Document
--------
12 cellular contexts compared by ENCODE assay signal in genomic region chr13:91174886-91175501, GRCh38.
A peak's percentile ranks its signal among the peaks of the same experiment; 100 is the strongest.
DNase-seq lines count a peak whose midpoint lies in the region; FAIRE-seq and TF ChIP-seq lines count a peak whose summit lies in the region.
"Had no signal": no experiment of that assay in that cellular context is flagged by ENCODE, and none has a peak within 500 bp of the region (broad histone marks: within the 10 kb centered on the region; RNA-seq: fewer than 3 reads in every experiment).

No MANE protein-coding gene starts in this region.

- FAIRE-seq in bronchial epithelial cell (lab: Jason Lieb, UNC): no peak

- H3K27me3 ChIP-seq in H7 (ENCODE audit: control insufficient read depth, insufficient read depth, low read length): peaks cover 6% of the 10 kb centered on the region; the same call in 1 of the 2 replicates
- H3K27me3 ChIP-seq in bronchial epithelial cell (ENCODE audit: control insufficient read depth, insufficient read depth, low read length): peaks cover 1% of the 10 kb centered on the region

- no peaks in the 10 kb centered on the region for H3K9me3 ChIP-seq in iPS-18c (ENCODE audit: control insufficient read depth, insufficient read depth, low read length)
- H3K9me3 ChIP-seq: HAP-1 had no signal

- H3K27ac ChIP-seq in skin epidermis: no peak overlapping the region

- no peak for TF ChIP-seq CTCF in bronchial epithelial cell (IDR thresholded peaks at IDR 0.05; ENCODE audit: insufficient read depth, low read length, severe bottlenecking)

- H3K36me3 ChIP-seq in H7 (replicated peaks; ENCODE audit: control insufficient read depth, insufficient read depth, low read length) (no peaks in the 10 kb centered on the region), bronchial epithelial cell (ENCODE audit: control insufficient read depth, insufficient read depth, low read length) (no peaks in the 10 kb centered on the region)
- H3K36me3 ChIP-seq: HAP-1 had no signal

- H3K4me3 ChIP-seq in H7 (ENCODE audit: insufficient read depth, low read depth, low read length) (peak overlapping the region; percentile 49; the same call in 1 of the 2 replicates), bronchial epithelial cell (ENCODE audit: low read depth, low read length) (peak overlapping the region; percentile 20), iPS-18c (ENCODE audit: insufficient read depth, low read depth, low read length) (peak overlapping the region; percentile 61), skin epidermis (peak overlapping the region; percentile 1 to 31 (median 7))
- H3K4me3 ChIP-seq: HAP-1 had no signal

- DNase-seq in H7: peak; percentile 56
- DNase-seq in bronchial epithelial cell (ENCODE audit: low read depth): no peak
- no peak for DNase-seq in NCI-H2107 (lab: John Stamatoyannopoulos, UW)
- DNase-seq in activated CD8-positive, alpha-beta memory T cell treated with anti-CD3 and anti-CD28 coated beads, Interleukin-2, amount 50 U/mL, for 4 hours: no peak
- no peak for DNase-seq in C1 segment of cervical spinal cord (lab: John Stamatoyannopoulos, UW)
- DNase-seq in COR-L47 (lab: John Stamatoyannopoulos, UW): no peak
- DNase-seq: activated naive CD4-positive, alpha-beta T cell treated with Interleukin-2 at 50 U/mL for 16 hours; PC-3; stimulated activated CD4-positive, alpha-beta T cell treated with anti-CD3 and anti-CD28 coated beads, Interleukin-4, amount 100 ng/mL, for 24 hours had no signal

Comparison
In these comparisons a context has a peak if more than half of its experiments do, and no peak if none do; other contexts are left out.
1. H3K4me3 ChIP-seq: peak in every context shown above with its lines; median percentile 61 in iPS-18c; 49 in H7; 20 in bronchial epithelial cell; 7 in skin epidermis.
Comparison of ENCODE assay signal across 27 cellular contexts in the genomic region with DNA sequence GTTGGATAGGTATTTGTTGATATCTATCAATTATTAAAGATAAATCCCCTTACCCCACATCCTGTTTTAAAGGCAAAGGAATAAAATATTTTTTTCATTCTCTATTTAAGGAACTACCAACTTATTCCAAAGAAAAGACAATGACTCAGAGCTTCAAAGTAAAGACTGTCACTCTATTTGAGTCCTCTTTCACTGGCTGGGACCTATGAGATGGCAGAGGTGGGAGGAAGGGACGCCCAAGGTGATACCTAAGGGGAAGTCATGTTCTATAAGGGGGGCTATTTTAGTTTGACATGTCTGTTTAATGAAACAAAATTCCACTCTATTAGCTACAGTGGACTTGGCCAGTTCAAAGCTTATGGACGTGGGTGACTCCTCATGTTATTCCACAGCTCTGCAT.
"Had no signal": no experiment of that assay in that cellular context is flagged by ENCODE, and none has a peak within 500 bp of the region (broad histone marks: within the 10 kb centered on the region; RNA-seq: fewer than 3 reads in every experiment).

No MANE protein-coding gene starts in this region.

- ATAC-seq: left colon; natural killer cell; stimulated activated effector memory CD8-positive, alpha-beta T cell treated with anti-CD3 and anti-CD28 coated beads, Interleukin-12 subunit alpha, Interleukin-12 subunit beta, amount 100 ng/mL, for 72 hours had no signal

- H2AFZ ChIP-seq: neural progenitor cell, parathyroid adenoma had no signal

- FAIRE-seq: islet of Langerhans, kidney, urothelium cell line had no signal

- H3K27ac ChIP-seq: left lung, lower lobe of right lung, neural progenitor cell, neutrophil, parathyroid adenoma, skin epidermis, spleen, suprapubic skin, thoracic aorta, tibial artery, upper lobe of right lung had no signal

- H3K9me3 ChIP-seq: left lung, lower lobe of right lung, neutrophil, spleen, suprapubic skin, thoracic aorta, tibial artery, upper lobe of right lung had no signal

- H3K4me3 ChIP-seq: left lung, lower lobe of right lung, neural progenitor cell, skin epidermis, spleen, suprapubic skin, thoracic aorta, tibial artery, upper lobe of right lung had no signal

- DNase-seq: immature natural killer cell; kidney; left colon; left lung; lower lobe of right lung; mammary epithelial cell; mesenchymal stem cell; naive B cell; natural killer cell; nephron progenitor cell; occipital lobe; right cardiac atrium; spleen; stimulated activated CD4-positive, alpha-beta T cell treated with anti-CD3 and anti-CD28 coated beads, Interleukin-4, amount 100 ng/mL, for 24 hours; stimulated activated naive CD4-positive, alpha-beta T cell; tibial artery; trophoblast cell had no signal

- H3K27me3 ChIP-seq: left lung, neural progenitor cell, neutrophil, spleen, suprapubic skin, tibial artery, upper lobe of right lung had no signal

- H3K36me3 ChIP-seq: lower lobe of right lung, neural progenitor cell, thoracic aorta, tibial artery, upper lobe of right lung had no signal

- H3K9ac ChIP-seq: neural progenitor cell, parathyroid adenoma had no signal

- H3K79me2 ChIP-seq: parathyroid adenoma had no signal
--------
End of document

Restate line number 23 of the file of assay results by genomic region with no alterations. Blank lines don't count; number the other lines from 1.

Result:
- DNase-seq: activated naive CD4-positive, alpha-beta T cell treated with Interleukin-2 at 50 U/mL for 16 hours; PC-3; stimulated activated CD4-positive, alpha-beta T cell treated with anti-CD3 and anti-CD28 coated beads, Interleukin-4, amount 100 ng/mL, for 24 hours had no signal